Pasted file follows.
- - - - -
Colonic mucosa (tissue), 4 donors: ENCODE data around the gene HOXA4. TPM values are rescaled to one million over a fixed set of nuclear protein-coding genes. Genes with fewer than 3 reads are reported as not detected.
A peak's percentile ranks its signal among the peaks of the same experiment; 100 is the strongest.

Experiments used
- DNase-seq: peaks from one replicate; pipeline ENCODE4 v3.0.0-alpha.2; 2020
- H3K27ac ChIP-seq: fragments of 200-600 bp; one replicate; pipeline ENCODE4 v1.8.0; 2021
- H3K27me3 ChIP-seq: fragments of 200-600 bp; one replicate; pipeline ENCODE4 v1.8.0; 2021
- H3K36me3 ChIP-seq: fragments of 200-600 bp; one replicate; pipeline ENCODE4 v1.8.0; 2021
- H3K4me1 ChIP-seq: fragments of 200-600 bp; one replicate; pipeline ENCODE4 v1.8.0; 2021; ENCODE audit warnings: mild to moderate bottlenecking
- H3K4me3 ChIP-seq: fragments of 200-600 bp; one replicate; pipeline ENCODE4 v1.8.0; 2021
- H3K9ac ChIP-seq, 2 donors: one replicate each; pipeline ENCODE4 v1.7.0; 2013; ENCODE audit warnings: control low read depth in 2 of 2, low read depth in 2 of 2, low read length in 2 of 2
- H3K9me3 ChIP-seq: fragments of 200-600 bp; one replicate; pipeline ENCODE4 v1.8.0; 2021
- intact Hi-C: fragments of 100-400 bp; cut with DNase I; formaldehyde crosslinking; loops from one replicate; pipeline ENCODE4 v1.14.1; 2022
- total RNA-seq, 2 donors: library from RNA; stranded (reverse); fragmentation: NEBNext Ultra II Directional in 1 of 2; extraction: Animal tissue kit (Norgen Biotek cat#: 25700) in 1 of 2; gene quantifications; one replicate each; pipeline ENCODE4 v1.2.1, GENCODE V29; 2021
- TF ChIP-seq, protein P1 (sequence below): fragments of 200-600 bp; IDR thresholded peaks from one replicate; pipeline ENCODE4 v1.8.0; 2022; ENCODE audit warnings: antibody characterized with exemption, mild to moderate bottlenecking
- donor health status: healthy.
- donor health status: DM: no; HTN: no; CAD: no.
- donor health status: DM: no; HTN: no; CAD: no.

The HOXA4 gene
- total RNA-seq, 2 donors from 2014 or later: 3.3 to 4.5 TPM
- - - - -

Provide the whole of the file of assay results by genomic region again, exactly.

Colonic mucosa (tissue), 4 donors: ENCODE data around the gene HOXA4. TPM values are rescaled to one million over a fixed set of nuclear protein-coding genes. Genes with fewer than 3 reads are reported as not detected.
A peak's percentile ranks its signal among the peaks of the same experiment; 100 is the strongest.

Experiments used
- DNase-seq: peaks from one replicate; pipeline ENCODE4 v3.0.0-alpha.2; 2020
- H3K27ac ChIP-seq: fragments of 200-600 bp; one replicate; pipeline ENCODE4 v1.8.0; 2021
- H3K27me3 ChIP-seq: fragments of 200-600 bp; one replicate; pipeline ENCODE4 v1.8.0; 2021
- H3K36me3 ChIP-seq: fragments of 200-600 bp; one replicate; pipeline ENCODE4 v1.8.0; 2021
- H3K4me1 ChIP-seq: fragments of 200-600 bp; one replicate; pipeline ENCODE4 v1.8.0; 2021; ENCODE audit warnings: mild to moderate bottlenecking
- H3K4me3 ChIP-seq: fragments of 200-600 bp; one replicate; pipeline ENCODE4 v1.8.0; 2021
- H3K9ac ChIP-seq, 2 donors: one replicate each; pipeline ENCODE4 v1.7.0; 2013; ENCODE audit warnings: control low read depth in 2 of 2, low read depth in 2 of 2, low read length in 2 of 2
- H3K9me3 ChIP-seq: fragments of 200-600 bp; one replicate; pipeline ENCODE4 v1.8.0; 2021
- intact Hi-C: fragments of 100-400 bp; cut with DNase I; formaldehyde crosslinking; loops from one replicate; pipeline ENCODE4 v1.14.1; 2022
- total RNA-seq, 2 donors: library from RNA; stranded (reverse); fragmentation: NEBNext Ultra II Directional in 1 of 2; extraction: Animal tissue kit (Norgen Biotek cat#: 25700) in 1 of 2; gene quantifications; one replicate each; pipeline ENCODE4 v1.2.1, GENCODE V29; 2021
- TF ChIP-seq, protein P1 (sequence below): fragments of 200-600 bp; IDR thresholded peaks from one replicate; pipeline ENCODE4 v1.8.0; 2022; ENCODE audit warnings: antibody characterized with exemption, mild to moderate bottlenecking
- donor health status: healthy.
- donor health status: DM: no; HTN: no; CAD: no.
- donor health status: DM: no; HTN: no; CAD: no.

The HOXA4 gene
- total RNA-seq, 2 donors from 2014 or later: 3.3 to 4.5 TPM